I’m so taken aback by the responses that I’ve gotten since I shared my blog post about Work/Life Balance as a Community Professional just yesterday. The responses have been moving, thought-provoking, and incredibly supportive. I really want to follow up to that blog post to share a little bit about those responses and clarify a few things that might not have been super clear in my original post. Plus you know me, I’m loquacious. You really can’t shut me up. 🗣
Mirror, Mirror On The Wall, Who Is The Most Overworked Of Them All? 🙋🏻♀️
My goal in sharing this post was to be extremely open and honest about my experiences and struggles with maintaining balance in my life. I shared stories that were deep and personal for two reasons. The first is that I wanted to normalize sharing those types of stories. There’s simply not enough of that happening, and it can lead to people feeling like they are alone and isolated. The other reason is because I thought it was important to share things that are jarring. Things that are uncomfortable. Things that show vulnerability. I wanted anyone reading the post to feel enough emotion to pick up a mirror and look back at themselves. And many of you have. I had multiple people reach out to me saying almost the exact same words “I saw myself in your post.” While it was definitely cathartic for me to share these stories, the whole point of the post was to help encourage and drive change in individuals’ lives and in the community industry as a whole. It seems like I struck nerves outside of just the community industry, including with many community leaders who give and give and give to the point of exhaustion. I’ve seen it with my own eyes. I hope that my stories were able to influence anyone to take a look at themselves and think about what they can do to improve the balance in their lives.
Thank You. Both For Your Responses And For Your Offer To Be An On-Demand Mob. 🙏🏻 🙃
I want to be clear that this post was about me. It wasn’t about the places I was working in my stories or the trolls in the community. As a community professional, you will have pressure to perform anywhere you go. You’re also going to unfortunately have trolls anywhere you go. Ultimately, I was the only person in the world that could fix what was happening and support myself in the right ways.
In order to overcome this unhealthy normal, I had to take responsibility for the ways in which I created it. And like I said in my previous post, the greatest and most important support I’ve gotten is the support I’ve given myself. This was about my journey.
An amazing community manager (and human) that I had the pleasure of working with at Salesforce, Claudio Castro, used a great analogy to compare this to the flight safety demonstration. You have to put your oxygen mask on yourself before you can help others.
I absolutely loved the places I worked and the communities I worked with at both of the companies I mentioned in my stories. I learned so much from my experiences, and I’m so grateful to have had those opportunities. And yes, while trolls do exist in pretty much every community, they are few and far between. The jaw-droppingly amazing people outnumber those jerks exponentially. That’s one of the many reasons why I love the work I do. But for those of you offering to form an angry mob on my behalf, while not necessary, thank you. I adore you. ❤️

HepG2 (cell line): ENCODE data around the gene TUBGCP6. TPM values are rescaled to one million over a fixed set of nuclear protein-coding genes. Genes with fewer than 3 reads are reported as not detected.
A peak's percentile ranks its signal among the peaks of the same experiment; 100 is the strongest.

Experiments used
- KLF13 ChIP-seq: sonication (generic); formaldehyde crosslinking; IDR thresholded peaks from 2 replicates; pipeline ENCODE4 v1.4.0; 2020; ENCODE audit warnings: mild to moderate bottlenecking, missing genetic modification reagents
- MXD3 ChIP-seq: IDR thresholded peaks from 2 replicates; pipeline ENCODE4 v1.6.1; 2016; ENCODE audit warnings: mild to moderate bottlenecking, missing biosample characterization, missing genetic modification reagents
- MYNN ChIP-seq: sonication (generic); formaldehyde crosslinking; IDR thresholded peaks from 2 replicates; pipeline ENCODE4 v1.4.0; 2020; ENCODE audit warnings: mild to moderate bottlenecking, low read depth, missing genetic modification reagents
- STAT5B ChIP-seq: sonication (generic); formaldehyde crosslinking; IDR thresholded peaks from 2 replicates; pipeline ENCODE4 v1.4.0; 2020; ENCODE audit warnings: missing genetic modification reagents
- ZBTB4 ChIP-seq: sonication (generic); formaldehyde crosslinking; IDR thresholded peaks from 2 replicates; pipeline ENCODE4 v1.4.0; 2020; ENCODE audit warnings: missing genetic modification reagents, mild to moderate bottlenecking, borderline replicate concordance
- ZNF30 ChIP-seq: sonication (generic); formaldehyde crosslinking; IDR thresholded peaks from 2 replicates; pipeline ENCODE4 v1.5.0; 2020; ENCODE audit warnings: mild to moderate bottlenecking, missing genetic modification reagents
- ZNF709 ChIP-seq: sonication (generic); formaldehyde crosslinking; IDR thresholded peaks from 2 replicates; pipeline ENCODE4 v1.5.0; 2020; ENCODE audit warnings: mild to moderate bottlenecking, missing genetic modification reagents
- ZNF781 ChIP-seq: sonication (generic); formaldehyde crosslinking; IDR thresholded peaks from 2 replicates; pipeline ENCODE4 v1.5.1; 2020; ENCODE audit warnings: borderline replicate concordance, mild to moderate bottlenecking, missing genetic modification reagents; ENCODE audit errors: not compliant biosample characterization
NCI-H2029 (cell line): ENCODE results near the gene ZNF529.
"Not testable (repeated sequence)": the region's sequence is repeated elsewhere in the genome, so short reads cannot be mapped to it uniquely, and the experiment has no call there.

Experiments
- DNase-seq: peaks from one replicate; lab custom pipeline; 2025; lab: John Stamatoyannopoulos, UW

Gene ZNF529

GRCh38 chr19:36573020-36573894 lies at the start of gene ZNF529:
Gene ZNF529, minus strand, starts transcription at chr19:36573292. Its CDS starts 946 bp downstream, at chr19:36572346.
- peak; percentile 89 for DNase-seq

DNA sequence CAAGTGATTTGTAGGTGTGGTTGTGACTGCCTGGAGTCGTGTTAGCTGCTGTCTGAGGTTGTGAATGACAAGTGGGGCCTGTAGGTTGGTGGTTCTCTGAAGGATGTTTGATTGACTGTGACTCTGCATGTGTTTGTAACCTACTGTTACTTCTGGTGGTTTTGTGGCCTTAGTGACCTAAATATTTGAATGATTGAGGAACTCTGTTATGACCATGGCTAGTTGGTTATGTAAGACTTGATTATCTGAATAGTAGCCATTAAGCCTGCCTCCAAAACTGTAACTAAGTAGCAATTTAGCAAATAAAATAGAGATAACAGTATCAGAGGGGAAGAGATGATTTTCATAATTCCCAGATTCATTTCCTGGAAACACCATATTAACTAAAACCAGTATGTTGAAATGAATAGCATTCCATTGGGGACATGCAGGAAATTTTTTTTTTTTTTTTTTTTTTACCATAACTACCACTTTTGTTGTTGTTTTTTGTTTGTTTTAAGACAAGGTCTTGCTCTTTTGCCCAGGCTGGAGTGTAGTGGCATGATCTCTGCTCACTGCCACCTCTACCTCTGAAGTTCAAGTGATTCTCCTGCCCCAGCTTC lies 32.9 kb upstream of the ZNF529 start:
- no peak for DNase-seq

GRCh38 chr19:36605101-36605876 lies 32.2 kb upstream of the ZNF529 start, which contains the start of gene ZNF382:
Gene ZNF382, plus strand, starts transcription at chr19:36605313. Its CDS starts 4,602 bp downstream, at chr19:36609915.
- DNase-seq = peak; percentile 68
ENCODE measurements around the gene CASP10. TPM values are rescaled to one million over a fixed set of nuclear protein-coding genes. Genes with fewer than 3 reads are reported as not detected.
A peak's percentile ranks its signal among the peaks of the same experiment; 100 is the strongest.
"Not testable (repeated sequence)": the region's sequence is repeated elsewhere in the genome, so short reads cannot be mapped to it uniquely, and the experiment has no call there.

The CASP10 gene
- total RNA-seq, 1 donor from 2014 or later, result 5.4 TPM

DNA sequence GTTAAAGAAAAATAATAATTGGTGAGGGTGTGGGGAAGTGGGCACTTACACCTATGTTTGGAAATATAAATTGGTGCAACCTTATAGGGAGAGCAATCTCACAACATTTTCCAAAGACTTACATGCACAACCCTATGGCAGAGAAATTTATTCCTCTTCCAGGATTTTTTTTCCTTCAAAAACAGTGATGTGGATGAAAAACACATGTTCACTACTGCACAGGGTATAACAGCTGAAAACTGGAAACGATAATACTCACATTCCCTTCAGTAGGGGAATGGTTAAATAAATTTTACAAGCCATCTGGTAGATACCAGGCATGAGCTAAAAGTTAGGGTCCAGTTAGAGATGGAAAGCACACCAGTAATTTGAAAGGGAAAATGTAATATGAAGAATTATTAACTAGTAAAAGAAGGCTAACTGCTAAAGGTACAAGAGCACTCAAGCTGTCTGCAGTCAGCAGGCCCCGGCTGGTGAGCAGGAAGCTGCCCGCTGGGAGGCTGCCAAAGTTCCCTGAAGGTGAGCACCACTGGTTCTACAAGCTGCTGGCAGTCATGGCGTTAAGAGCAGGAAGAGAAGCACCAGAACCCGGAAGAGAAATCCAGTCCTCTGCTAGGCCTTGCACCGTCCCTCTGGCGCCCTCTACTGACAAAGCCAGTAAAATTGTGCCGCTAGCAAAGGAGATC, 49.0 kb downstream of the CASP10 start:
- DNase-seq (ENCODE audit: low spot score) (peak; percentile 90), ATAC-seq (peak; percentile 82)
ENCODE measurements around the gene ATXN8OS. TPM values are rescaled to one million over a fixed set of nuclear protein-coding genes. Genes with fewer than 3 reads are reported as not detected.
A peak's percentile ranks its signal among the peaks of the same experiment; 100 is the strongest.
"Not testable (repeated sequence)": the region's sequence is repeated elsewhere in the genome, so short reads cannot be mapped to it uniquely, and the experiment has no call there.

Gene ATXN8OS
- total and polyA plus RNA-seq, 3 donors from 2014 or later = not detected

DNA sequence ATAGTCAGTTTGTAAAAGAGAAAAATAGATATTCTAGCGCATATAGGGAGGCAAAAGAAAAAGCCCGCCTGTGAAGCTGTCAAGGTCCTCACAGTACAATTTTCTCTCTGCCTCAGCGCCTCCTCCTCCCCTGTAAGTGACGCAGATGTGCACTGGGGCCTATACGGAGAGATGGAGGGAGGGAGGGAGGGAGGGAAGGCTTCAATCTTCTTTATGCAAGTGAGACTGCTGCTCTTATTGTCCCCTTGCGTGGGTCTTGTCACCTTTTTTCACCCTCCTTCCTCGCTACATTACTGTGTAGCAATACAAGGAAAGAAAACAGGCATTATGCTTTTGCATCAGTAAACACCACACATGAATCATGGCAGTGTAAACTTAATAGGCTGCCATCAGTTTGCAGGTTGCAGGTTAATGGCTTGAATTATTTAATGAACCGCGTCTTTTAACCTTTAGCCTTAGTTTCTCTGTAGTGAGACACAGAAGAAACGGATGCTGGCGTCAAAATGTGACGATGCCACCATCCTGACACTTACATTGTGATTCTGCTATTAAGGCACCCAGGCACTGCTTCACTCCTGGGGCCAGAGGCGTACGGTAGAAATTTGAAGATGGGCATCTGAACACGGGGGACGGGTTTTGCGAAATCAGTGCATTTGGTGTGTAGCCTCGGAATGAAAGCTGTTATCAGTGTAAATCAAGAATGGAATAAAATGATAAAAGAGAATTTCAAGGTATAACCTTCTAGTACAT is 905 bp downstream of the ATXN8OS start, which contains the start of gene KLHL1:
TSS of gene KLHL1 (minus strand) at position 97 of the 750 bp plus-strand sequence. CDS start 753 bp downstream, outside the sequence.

As for the responses that I got, I read every single one and I’m working through replying to all of them. A lot of people took the time to reach out to me on my post, privately, or on social, and I truly appreciate your support and kindness. So many of those individuals are from the communities I’ve worked with, and it really just goes to show how important and real the relationships are that you build in your time leading a community. It also shows how truly good and kind the people in those communities are.
Listen Up, Leaders 👂🏼
One thing that I heard from a lot of people was “I had no idea this was going on!” That’s correct. Neither did my family for a really long period of time. And a lot of my friends also didn’t know. I kept things very private. Many people silently or quietly struggle with things in their personal lives that you will never know about. When you think about work/life balance, wellness is a piece that comes along with it. You absolutely play a role in the wellness of the people in your life. Be kind. Be empathetic. Slow down.
All of this is especially true for those in a leadership role. You really set the tone for your team, and while you may have an open door policy, your team members might not want to share with you, and that’s OK. My manager at Salesforce was (and is) one of my closest friends, and it still took me a good amount of time to be ready to open up to her about what was going on in my life. Just remember that you can never just look at someone and know how they are doing. Giving your team the support, space, permission, and encouragement to practice work/life balance is one of the most important things you can do as a leader.
This Isn’t About Ice Cream, But Ice Cream Always Helps. FACT. 🍦
The stories I shared definitely hit some folks in the feels, and I do want to reiterate that my journey does have a happy ending. It may have been a rocky road (mmm, ice cream) to get here, but the result was finding so much gratitude and happiness in my life.
The IT team was right all along! 💻
When your phone, computer, or TV starts acting wonky, what do you do?
You turn it off and then back on again. It’s time to do more of that with ourselves. Take a break to evaluate your work/life balance. You’re worth it. ❤️